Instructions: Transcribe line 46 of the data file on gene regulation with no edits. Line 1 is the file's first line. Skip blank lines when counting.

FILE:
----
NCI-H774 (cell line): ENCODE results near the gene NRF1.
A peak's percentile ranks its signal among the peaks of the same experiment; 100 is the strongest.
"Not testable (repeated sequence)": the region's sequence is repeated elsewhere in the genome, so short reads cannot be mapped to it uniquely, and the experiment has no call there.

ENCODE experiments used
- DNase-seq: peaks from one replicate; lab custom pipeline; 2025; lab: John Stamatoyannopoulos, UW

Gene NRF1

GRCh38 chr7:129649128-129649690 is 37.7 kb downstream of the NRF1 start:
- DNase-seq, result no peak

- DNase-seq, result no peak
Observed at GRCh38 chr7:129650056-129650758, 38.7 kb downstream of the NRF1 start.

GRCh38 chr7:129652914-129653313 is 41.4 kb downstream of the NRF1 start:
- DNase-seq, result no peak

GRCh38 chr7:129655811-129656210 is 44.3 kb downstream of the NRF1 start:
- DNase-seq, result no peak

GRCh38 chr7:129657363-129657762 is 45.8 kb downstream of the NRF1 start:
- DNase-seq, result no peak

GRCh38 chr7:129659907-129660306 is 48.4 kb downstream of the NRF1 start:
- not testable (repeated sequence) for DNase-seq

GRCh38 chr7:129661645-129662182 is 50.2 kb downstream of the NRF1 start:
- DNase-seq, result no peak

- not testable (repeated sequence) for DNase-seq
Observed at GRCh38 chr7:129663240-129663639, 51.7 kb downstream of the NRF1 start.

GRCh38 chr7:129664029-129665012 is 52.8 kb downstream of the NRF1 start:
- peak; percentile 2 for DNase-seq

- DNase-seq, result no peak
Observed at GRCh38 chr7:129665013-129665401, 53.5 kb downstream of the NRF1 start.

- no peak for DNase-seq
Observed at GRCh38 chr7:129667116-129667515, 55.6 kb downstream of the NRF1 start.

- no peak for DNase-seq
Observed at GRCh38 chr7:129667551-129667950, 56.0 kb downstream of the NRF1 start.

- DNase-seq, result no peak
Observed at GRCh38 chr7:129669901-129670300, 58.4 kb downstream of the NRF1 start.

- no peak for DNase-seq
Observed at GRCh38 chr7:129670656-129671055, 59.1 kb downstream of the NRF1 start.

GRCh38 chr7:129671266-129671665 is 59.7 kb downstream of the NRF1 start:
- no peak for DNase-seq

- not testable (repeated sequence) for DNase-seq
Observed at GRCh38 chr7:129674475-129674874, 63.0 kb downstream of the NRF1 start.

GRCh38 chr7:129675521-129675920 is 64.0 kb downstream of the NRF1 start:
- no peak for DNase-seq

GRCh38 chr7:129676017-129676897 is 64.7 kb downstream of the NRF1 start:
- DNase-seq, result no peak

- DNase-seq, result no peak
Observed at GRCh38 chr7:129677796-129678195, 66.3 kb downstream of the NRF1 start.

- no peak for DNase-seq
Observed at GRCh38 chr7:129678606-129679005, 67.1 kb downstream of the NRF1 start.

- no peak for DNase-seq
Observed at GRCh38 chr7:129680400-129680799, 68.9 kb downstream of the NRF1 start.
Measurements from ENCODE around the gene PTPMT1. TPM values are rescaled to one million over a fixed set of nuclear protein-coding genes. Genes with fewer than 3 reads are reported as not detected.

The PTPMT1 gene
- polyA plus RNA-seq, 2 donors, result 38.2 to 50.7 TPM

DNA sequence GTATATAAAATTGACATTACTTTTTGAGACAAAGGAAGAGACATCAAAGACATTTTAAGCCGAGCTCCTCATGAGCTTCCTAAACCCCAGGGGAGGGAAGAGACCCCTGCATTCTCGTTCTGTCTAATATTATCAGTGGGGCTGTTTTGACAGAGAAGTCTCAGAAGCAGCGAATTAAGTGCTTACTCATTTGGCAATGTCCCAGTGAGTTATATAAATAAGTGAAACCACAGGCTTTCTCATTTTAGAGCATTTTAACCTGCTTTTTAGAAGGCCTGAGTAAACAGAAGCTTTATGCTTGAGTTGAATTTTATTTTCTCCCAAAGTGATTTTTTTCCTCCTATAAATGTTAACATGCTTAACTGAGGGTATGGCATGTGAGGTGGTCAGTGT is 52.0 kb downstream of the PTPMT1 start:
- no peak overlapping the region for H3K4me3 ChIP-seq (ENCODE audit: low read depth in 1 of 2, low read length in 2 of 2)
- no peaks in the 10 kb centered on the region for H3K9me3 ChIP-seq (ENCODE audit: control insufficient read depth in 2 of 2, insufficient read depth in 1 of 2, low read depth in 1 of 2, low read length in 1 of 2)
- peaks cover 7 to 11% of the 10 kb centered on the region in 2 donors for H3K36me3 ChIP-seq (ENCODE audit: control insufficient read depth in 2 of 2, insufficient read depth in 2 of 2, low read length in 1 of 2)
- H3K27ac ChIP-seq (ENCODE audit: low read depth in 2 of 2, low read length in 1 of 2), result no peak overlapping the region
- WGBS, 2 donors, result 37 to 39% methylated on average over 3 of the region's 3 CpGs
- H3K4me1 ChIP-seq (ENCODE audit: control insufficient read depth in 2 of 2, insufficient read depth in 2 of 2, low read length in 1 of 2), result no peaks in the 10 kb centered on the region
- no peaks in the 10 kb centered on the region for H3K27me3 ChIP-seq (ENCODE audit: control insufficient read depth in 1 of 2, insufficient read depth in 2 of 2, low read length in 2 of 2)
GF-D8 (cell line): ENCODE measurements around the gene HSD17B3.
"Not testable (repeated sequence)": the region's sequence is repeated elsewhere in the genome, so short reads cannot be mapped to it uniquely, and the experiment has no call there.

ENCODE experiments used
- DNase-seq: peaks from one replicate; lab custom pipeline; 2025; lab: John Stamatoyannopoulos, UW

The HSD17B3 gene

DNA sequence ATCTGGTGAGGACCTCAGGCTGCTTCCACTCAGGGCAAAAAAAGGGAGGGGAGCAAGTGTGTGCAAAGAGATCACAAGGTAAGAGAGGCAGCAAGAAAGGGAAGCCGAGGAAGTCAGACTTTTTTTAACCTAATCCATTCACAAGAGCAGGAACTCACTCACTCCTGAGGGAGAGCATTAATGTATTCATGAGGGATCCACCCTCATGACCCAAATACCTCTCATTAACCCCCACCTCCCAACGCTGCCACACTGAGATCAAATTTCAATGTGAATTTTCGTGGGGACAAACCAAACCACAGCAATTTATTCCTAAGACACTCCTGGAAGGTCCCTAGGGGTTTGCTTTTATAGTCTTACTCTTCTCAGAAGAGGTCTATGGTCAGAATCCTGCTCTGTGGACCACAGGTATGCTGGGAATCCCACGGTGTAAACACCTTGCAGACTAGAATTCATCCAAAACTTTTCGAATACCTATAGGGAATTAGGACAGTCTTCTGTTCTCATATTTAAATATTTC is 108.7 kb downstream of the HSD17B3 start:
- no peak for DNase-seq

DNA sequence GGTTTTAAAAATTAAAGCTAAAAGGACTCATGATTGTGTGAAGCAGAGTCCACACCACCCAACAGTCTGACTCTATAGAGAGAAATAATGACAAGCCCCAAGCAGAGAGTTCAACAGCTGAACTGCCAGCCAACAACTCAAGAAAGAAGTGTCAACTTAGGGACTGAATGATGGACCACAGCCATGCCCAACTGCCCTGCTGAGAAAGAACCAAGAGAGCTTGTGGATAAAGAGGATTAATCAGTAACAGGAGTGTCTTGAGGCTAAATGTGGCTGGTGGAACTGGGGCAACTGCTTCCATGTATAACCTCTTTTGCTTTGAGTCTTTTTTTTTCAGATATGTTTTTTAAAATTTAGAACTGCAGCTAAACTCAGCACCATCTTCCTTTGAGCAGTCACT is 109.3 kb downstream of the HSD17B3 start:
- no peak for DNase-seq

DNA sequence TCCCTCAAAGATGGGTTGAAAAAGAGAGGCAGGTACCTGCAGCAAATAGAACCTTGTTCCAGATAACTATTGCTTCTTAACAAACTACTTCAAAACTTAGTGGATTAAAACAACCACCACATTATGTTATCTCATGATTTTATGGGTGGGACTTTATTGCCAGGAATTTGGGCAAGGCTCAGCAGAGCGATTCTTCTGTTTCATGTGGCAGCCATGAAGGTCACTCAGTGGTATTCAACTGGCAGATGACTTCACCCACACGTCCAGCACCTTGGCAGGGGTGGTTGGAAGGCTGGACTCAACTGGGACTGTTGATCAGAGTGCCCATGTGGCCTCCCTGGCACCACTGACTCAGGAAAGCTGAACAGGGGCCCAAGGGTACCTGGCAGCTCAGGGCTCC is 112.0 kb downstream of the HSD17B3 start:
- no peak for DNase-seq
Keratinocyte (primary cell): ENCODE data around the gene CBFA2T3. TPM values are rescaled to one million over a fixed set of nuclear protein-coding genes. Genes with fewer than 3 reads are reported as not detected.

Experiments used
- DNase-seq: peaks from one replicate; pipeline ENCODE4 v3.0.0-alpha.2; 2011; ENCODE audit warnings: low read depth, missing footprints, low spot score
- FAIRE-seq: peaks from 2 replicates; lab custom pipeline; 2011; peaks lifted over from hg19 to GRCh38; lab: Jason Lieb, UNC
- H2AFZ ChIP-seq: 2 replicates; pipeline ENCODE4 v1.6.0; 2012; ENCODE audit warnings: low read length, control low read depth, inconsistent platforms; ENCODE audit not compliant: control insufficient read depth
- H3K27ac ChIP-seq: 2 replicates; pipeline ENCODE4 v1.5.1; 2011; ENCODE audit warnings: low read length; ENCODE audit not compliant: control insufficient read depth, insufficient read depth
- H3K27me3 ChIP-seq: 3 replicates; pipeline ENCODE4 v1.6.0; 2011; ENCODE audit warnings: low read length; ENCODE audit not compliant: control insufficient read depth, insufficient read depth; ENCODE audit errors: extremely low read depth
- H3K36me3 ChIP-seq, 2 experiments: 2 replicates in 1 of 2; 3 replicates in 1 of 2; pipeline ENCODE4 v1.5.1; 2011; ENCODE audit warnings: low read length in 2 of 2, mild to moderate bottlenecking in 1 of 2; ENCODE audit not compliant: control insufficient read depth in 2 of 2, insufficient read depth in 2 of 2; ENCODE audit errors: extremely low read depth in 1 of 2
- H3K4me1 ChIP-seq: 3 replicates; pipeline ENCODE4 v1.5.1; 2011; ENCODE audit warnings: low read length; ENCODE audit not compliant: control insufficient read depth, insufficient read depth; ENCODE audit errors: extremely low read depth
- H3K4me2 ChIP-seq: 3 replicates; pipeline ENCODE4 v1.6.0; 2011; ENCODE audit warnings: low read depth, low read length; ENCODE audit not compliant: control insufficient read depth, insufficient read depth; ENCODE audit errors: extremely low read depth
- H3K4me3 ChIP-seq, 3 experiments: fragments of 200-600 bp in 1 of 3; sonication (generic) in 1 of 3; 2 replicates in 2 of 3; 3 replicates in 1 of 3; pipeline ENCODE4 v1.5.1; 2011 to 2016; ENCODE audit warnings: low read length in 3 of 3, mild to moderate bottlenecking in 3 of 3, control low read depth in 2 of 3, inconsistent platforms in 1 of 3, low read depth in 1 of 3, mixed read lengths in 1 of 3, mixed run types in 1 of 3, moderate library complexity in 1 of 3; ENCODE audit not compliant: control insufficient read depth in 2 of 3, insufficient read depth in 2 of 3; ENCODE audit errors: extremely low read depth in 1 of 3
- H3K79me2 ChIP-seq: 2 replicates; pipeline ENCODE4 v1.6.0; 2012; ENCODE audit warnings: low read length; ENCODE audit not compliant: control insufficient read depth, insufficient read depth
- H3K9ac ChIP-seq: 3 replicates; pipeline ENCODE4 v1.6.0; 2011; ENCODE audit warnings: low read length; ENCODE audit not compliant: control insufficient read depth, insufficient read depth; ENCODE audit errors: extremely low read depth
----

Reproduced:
Observed at GRCh38 chr7:129678606-129679005, 67.1 kb downstream of the NRF1 start.